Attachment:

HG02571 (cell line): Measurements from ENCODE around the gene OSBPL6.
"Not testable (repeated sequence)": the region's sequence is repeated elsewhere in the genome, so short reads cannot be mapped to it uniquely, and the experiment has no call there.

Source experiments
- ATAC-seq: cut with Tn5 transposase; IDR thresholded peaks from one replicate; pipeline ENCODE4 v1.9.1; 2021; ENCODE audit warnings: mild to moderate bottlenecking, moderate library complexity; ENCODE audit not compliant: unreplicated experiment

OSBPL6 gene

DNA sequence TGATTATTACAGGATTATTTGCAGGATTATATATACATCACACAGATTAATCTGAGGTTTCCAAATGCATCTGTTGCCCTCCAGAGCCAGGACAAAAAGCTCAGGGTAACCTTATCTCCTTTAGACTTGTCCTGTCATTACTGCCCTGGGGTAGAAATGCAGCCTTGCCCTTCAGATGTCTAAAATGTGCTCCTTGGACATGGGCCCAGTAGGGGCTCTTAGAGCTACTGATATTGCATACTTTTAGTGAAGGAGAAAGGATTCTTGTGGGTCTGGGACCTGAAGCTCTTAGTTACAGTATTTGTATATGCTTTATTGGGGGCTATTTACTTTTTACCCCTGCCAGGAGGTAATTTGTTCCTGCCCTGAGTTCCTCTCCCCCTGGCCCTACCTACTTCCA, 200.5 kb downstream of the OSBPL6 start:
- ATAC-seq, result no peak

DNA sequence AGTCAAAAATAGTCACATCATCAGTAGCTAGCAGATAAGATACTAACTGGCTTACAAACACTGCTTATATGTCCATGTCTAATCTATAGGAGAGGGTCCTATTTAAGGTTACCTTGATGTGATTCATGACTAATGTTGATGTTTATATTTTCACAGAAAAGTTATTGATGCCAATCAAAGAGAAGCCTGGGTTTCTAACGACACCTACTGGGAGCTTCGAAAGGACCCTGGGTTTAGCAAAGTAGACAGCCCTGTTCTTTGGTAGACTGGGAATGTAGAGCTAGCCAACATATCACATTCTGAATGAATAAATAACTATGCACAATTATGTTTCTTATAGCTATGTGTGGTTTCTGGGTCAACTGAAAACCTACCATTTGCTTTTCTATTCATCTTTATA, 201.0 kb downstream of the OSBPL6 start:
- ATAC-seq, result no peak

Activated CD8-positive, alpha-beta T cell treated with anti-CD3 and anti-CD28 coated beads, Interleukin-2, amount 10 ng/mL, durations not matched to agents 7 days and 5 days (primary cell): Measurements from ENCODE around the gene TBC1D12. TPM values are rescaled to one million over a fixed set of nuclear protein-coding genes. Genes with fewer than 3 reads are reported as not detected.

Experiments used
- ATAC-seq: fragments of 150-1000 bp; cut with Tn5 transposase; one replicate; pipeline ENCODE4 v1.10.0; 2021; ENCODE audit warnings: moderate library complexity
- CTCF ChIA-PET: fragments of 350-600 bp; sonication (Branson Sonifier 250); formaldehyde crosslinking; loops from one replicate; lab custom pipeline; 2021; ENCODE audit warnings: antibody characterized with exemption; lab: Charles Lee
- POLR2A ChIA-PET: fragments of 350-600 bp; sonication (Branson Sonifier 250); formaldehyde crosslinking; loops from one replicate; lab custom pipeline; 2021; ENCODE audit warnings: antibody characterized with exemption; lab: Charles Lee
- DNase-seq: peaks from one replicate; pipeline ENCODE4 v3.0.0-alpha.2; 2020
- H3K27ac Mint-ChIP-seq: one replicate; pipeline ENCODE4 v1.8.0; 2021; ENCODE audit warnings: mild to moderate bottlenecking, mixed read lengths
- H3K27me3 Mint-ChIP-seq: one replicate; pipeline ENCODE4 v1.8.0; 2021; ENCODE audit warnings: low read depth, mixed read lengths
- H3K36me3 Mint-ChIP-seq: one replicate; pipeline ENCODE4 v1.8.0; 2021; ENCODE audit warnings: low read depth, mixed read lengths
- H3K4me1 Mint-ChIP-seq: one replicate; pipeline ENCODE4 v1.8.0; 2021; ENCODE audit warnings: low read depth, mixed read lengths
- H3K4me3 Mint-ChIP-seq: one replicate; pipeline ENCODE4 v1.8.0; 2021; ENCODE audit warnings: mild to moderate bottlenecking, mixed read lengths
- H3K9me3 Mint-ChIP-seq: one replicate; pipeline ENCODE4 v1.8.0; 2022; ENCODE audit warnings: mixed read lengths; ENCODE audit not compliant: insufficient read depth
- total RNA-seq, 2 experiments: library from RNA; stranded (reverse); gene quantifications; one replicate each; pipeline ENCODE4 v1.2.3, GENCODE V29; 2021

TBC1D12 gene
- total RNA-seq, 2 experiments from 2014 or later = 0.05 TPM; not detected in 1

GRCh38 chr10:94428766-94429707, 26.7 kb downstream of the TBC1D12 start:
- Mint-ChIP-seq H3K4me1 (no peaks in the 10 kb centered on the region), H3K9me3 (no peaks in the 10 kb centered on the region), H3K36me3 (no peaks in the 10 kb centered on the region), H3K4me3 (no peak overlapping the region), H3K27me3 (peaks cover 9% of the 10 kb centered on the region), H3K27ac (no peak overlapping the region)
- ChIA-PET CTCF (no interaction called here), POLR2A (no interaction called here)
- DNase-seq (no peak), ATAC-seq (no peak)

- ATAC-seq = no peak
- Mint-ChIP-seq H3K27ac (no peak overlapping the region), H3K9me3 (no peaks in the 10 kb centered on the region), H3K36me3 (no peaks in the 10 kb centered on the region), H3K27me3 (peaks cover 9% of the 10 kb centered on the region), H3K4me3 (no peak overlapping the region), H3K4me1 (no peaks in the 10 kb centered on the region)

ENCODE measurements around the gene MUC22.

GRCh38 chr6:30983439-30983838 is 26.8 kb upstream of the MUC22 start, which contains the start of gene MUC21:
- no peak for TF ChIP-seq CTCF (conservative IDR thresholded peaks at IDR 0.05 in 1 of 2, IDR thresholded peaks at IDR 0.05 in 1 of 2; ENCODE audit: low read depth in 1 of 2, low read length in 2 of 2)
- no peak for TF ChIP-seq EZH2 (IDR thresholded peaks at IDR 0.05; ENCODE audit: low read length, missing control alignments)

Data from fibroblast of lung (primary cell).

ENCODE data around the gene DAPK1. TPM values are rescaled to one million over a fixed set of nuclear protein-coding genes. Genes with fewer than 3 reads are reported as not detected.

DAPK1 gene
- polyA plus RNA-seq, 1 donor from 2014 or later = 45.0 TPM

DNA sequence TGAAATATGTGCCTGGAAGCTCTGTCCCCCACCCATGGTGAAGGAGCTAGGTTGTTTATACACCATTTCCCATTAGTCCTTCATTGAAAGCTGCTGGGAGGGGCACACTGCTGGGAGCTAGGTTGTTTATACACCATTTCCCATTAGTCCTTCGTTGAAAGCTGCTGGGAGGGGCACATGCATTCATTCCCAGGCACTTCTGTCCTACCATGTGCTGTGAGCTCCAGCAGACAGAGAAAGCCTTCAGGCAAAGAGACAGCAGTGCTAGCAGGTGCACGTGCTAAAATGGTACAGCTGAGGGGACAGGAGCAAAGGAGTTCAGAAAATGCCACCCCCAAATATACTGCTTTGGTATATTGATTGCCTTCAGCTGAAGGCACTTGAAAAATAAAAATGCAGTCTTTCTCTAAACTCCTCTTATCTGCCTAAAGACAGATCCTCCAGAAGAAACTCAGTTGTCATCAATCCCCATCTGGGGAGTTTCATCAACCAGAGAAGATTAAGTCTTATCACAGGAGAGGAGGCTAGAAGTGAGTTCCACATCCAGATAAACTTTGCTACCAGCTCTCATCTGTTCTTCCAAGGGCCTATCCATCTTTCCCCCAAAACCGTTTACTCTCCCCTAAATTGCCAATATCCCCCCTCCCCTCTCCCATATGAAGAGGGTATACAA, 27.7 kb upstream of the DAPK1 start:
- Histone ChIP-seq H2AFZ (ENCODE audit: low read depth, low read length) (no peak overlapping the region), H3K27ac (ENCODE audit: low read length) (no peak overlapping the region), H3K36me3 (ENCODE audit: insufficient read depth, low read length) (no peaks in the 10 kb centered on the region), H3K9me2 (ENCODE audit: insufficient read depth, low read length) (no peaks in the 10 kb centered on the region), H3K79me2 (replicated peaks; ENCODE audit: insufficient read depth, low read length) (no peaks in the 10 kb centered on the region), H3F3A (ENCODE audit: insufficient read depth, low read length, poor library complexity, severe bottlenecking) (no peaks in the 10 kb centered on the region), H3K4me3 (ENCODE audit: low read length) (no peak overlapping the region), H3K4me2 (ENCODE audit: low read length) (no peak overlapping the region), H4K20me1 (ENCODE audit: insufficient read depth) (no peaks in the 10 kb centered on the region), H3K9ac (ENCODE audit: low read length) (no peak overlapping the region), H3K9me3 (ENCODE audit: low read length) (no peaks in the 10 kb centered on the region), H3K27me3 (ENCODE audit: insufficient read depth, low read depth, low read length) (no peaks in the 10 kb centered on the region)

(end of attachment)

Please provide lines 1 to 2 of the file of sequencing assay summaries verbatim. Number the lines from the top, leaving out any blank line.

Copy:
HG02571 (cell line): Measurements from ENCODE around the gene OSBPL6.
"Not testable (repeated sequence)": the region's sequence is repeated elsewhere in the genome, so short reads cannot be mapped to it uniquely, and the experiment has no call there.